This is a detailed review of the Nikon D5600, the newest of Nikon’s advanced entry-level DSLR cameras. The Nikon D5600 packs a lot of impressive features and settings into what is meant to be a “consumer” DSLR, and the result is quite good – but not without flaws. Do the benefits outweigh the problems? In this Nikon D5600 review, we will cover everything you should know before deciding on the camera for yourself.
Nikon D5600 Specifications
The Nikon D5600 is the sixth camera in Nikon’s D5000 lineup. The first – the D5000 itself – was released in April 2009.
Nikon skipped the D5400, but all the others exist (D5100, D5200, D5300, D5500, and this D5600). My personal first DSLR was the Nikon D5100, so this lineup has been close to my heart for a while.
That said, it is hard to argue that each one of these successive DSLRs adds many new features upon its predecessors. From the D5200 to the D5300, Nikon added GPS, WiFi, extra battery life, and a slightly sharper screen. It was a noticeable update, if not a particularly big one.
In the next generation, Nikon added a touchscreen and a bit more battery life to the D5500, but they took away GPS. Some people, particularly those who do not use the touchscreen feature on a DSLR, considered it to be a downgrade.
The newest Nikon D5600 builds upon prior cameras in the lineup mainly by adding Nikon’s SnapBridge, which is a way to sync photos (most commonly 2 megapixel JPEGs) to your phone automatically while taking pictures. SnapBridge also lets you see live view remotely and take pictures, although it is not yet sophisticated enough to let you control other camera settings.
So, it is not unreasonable to think that a photographer considering the Nikon D5600 would be just as well-served with an older version of the same camera, even going back to the D5200 (which has a similarly high quality 24 megapixel camera sensor). On the “Comparisons” page later in this review, you can see exactly how the D5600 stacks up against other models in the same lineup.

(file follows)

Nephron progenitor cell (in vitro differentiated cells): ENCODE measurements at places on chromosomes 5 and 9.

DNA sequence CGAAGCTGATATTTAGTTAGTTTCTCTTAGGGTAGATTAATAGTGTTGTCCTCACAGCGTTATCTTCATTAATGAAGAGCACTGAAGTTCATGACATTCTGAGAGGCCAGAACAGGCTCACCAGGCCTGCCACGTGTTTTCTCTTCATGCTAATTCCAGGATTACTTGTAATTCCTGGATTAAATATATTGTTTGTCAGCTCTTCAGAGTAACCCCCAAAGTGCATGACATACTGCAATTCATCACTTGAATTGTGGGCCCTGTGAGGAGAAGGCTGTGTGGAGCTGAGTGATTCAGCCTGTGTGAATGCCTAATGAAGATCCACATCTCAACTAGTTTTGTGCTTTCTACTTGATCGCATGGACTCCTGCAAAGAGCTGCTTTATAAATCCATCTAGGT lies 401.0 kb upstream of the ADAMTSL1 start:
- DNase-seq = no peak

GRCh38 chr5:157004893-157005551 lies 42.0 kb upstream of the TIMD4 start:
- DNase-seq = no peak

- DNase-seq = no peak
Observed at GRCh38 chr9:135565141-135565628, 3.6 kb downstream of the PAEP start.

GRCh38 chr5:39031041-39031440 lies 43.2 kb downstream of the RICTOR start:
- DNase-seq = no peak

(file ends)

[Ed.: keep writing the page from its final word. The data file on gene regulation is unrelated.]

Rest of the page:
For now, here is a more detailed look at the Nikon D5600 specifications:
|Camera Feature||Nikon D5600|
|Sensor Resolution||24 Megapixels|
|Sensor Pixel Size||3.92µ|
|Low Pass Filter||No|
|Image Size||6000 x 4000|
|Image Processor||EXPEED 4|
|Storage Media||1x SD|
|Continuous Shooting Speed||5 FPS|
|Buffer Size (RAW, 14-bit)||11|
|Max Shutter Speed||1/4000 to 30 sec|
|Shutter Durability||100,000 cycles|
|Exposure Metering Sensor||2016-pixel RGB Matrix Meter, 0 to 20 EV|
|Base ISO||ISO 100|
|Maximum ISO||ISO 25,600|
|Autofocus System||Nikon Multi-CAM 4800DX|
|Focus Points||39-point, 9 cross-type AF system|
|AF Detection Range||-1 to +19 EV|
|Auto AF Fine-Tune||No|
|Group AF Mode||No|
|Face Detection||Yes, in live view|
|Video Output||MOV, H.264/MPEG-4|
|Video Maximum Resolution||1920 x 1080 (HD) up to 60 fps|
|4K Time-lapse Recording||No|
|LCD Size||3.2″ diagonal TFT-LCD|
|LCD Resolution||1,036,800 dots|
|Built-in Wi-Fi / NFC||Yes, NFC|
|Battery||EN-EL14a Lithium-ion Battery|
|Battery Life||970 shots (CIPA)|
|Battery Charger||MH-24 Charger|
|Weight (Body Only, Including Battery + Card)||465 g|
|Dimensions||124 x 97 x 70 mm|
|Price||$699 list price; currently $597 (body only)|
On the next pages of this review, we will dive into more details on the Nikon D5600, including build quality, autofocus performance, and image quality. Click below to jump to the section that interests you: